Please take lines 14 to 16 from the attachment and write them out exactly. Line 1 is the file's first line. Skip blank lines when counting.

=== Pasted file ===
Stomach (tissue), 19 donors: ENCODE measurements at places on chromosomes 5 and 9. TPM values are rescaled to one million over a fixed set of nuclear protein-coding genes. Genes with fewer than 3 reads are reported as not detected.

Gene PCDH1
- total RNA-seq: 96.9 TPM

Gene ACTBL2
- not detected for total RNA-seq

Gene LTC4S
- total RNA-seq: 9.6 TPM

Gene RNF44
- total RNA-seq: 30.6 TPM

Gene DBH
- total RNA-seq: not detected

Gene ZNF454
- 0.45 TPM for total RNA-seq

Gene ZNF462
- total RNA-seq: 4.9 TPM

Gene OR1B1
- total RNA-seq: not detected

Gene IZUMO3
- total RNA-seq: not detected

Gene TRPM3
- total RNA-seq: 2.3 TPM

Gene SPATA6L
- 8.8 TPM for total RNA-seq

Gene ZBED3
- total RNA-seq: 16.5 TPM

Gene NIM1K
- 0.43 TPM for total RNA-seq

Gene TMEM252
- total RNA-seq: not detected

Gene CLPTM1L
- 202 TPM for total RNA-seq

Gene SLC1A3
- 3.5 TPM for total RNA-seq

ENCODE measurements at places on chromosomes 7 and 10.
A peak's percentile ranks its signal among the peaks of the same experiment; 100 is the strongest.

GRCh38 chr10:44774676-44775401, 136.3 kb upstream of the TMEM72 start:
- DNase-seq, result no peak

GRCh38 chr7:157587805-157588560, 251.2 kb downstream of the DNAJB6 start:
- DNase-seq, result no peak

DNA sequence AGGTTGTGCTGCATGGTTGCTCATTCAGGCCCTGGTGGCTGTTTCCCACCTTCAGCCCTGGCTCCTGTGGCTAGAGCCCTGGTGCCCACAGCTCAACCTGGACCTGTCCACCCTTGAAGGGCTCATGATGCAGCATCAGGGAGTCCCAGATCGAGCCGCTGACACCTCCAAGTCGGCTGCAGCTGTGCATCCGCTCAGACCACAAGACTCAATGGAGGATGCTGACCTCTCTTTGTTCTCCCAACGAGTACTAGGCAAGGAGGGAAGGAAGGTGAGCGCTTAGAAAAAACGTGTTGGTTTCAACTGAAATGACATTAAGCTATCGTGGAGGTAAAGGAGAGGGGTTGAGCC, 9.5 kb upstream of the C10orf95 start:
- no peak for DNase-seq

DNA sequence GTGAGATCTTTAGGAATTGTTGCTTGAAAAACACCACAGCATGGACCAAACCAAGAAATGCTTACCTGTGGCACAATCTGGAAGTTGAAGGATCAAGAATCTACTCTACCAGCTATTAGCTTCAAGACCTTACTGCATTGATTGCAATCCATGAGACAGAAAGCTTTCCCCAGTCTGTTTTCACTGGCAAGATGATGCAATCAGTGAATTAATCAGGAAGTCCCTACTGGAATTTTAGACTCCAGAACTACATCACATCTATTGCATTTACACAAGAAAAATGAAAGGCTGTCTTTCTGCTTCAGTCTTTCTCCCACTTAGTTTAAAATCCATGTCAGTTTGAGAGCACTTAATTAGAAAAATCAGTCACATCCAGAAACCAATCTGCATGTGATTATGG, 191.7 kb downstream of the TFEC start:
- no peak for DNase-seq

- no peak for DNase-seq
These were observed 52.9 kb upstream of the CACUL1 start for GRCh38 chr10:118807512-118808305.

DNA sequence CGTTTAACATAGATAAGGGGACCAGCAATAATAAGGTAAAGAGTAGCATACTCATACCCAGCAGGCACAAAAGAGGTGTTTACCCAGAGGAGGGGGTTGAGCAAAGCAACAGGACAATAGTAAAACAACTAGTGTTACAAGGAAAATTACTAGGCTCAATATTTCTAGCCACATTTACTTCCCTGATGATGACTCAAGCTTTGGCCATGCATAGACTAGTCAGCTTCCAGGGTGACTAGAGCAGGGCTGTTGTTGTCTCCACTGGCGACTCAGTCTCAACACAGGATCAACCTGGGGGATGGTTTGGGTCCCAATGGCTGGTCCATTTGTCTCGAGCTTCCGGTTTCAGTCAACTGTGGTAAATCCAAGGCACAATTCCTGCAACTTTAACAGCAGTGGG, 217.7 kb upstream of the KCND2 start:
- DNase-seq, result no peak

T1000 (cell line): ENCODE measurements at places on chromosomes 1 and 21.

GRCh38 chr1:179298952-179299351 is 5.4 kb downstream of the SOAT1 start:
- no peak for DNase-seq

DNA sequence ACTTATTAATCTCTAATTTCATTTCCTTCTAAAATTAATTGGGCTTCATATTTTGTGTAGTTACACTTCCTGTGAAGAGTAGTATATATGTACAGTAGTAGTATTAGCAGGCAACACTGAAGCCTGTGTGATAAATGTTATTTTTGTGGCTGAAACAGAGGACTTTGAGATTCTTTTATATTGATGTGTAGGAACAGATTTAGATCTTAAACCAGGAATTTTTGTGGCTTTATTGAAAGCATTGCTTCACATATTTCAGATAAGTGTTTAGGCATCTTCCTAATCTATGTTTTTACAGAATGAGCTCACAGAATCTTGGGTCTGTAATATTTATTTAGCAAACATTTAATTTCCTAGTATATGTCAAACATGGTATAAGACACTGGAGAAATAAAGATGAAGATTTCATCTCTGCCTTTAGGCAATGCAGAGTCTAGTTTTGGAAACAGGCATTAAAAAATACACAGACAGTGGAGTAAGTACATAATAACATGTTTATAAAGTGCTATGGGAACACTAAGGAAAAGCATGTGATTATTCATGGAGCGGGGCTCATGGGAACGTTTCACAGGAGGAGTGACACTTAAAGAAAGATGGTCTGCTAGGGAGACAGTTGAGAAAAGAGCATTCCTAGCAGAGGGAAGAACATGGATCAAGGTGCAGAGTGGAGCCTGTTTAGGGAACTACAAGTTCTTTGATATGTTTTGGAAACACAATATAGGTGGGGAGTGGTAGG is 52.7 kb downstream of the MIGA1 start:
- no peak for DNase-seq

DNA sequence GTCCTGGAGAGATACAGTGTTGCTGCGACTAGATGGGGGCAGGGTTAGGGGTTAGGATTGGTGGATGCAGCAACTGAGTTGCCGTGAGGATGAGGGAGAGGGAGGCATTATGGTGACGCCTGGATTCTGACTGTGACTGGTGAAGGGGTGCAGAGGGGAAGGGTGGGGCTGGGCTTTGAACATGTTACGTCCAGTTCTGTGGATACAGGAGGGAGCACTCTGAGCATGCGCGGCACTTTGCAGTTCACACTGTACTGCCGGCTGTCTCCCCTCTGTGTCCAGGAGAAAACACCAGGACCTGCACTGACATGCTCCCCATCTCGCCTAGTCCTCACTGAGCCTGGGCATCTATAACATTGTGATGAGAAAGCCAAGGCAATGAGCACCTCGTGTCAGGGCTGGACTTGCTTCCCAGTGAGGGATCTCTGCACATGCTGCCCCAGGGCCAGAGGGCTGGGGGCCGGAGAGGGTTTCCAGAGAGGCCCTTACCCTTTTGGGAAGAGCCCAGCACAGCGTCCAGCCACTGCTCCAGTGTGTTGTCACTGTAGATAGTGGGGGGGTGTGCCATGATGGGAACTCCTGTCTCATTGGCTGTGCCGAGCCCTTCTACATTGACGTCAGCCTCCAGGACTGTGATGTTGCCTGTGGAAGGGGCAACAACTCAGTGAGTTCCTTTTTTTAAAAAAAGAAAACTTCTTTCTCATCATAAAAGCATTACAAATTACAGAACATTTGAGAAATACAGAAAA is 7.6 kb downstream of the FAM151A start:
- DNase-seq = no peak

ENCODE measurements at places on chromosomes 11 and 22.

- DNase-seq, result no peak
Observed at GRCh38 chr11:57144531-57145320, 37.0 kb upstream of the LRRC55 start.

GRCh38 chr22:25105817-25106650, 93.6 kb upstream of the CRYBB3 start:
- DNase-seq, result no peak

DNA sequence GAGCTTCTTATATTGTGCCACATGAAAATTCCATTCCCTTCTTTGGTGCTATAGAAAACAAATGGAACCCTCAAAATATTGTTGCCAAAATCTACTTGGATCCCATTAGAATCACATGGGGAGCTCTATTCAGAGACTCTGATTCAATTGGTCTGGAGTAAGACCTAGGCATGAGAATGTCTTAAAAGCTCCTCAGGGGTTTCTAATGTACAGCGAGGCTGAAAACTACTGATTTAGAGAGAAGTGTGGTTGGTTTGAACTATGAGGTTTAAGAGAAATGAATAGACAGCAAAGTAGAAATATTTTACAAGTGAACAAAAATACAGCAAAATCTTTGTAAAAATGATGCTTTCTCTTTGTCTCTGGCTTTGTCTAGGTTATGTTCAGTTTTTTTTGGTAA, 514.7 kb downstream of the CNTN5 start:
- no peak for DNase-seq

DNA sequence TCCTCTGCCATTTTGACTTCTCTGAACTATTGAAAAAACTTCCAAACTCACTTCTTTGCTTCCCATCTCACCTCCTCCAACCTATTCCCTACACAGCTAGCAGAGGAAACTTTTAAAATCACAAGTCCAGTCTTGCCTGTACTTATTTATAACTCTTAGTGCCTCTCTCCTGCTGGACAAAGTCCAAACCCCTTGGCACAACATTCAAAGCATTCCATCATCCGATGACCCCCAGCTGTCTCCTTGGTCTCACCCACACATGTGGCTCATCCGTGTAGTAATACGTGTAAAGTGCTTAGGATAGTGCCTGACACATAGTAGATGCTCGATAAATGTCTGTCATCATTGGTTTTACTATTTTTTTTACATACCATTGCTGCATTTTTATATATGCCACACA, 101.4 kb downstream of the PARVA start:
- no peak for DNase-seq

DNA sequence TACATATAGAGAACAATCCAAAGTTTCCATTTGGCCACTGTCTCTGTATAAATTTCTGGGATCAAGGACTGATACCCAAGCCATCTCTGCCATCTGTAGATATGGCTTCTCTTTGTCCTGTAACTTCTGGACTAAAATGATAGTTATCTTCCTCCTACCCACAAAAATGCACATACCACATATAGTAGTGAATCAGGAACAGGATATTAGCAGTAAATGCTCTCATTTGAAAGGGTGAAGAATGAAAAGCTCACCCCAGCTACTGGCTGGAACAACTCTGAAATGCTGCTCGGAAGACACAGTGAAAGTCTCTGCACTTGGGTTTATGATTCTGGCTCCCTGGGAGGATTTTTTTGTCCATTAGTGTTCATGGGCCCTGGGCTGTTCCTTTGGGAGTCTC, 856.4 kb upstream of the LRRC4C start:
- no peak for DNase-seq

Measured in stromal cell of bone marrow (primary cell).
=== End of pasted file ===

Gene ZNF462
- total RNA-seq: 4.9 TPM

Gene OR1B1